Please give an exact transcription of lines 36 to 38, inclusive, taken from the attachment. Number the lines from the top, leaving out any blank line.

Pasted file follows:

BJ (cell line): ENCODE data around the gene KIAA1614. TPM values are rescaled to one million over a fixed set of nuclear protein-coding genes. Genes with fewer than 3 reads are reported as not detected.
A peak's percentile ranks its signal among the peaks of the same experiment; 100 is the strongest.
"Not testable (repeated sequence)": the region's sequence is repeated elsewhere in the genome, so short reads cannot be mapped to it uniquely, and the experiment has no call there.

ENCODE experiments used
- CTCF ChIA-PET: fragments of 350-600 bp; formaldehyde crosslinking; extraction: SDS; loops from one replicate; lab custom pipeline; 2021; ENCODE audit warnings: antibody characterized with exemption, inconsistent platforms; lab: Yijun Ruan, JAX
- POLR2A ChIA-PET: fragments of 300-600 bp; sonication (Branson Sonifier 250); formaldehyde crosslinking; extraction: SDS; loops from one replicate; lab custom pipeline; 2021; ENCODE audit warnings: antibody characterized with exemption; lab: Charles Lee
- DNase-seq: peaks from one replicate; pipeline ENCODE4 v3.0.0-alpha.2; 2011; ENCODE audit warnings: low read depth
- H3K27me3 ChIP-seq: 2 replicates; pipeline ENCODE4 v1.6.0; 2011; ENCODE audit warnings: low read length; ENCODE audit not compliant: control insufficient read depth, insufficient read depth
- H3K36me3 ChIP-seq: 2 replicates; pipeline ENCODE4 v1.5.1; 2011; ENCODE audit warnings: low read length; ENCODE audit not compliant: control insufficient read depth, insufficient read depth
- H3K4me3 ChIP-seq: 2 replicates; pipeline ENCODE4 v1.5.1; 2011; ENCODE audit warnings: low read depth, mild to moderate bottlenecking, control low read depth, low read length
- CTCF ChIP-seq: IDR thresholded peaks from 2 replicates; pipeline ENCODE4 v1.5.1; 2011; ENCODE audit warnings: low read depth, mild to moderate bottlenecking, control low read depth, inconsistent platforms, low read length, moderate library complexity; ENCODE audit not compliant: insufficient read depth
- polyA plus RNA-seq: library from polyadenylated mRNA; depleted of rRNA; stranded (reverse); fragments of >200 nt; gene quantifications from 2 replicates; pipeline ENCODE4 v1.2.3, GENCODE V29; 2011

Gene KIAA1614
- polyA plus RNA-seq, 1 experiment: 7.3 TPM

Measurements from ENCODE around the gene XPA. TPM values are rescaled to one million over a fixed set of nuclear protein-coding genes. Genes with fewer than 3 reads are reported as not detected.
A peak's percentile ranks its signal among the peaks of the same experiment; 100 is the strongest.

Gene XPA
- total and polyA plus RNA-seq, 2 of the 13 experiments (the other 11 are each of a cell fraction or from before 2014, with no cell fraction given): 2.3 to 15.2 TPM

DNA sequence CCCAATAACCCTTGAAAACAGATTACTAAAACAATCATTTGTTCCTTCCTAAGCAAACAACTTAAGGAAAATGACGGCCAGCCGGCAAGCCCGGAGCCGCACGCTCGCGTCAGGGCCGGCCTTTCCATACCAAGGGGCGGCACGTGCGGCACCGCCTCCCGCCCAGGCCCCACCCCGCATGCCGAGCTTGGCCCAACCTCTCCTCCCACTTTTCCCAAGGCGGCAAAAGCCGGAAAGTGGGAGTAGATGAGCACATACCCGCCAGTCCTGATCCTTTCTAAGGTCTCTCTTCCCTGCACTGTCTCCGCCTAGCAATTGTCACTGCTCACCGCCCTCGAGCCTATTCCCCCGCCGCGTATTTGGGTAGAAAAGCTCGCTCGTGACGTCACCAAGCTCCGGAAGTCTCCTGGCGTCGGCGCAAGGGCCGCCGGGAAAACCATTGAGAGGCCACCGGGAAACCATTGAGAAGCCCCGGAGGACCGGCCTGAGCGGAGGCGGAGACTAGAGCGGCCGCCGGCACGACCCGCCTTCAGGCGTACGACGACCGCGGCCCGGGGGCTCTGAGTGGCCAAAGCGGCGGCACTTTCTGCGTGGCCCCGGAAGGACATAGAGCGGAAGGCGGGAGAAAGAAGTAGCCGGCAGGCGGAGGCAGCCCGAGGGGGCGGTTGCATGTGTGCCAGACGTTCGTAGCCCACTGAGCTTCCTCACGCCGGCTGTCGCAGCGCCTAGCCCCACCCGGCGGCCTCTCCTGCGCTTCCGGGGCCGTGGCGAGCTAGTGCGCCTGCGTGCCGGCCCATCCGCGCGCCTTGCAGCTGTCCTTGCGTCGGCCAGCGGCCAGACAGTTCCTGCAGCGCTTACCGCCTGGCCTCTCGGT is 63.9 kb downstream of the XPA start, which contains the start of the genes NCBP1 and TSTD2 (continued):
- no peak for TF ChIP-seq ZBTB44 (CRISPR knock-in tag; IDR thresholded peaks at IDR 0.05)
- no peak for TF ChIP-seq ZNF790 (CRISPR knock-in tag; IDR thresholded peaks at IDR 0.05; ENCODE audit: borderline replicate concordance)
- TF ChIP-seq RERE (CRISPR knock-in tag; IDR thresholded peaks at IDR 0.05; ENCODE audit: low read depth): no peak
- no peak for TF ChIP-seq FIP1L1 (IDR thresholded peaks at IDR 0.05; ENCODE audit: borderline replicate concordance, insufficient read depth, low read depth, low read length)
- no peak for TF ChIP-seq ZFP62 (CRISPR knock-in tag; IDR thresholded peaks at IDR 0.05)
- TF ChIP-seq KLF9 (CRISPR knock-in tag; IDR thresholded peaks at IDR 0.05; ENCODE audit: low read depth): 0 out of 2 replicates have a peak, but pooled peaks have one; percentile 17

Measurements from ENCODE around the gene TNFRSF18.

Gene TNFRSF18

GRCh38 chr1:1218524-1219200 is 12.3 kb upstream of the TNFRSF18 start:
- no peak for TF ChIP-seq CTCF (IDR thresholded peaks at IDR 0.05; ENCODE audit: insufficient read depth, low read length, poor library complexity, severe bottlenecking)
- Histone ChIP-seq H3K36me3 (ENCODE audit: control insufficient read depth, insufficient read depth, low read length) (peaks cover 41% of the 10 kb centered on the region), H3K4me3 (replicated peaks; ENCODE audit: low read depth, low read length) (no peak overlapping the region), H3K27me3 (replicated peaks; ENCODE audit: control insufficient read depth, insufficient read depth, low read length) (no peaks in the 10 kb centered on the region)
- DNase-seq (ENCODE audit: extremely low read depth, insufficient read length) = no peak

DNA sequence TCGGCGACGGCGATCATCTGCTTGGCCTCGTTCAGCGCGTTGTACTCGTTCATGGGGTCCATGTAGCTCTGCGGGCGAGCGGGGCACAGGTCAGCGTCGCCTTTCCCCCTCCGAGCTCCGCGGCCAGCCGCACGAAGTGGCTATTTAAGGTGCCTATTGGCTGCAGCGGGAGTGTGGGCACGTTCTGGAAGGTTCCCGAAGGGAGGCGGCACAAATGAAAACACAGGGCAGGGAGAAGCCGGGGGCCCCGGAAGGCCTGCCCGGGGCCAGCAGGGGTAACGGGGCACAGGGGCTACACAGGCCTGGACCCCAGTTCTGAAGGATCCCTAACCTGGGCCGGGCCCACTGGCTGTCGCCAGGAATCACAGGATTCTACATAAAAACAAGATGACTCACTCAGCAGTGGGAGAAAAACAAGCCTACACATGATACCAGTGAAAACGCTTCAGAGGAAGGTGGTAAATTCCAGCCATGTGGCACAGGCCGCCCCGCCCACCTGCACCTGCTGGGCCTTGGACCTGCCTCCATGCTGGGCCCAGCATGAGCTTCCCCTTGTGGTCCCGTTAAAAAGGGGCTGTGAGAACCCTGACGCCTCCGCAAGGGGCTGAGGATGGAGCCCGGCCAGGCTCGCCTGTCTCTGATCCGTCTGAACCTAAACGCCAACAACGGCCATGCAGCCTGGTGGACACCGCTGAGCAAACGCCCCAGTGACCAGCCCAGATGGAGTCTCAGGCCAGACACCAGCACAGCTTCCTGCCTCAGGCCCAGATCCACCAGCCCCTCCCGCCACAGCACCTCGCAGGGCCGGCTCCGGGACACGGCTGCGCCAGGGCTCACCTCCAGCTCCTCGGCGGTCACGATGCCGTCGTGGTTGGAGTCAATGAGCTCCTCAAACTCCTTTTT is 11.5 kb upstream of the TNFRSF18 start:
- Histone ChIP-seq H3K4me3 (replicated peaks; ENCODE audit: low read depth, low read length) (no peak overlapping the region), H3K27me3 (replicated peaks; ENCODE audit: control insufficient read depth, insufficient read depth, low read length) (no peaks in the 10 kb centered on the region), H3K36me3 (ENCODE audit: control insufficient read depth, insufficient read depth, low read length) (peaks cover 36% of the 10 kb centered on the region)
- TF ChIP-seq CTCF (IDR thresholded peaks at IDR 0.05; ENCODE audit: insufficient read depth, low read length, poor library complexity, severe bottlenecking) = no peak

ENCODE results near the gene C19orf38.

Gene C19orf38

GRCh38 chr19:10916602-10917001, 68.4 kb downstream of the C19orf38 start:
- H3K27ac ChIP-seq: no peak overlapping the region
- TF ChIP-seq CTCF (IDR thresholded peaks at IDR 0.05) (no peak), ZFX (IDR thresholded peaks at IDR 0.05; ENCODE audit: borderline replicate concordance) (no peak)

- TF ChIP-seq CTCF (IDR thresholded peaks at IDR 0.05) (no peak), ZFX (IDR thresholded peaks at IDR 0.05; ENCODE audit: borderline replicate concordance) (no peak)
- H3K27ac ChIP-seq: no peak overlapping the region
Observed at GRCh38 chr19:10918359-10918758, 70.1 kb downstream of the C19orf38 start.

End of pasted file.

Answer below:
Gene C19orf38

GRCh38 chr19:10916602-10917001, 68.4 kb downstream of the C19orf38 start:
- H3K27ac ChIP-seq: no peak overlapping the region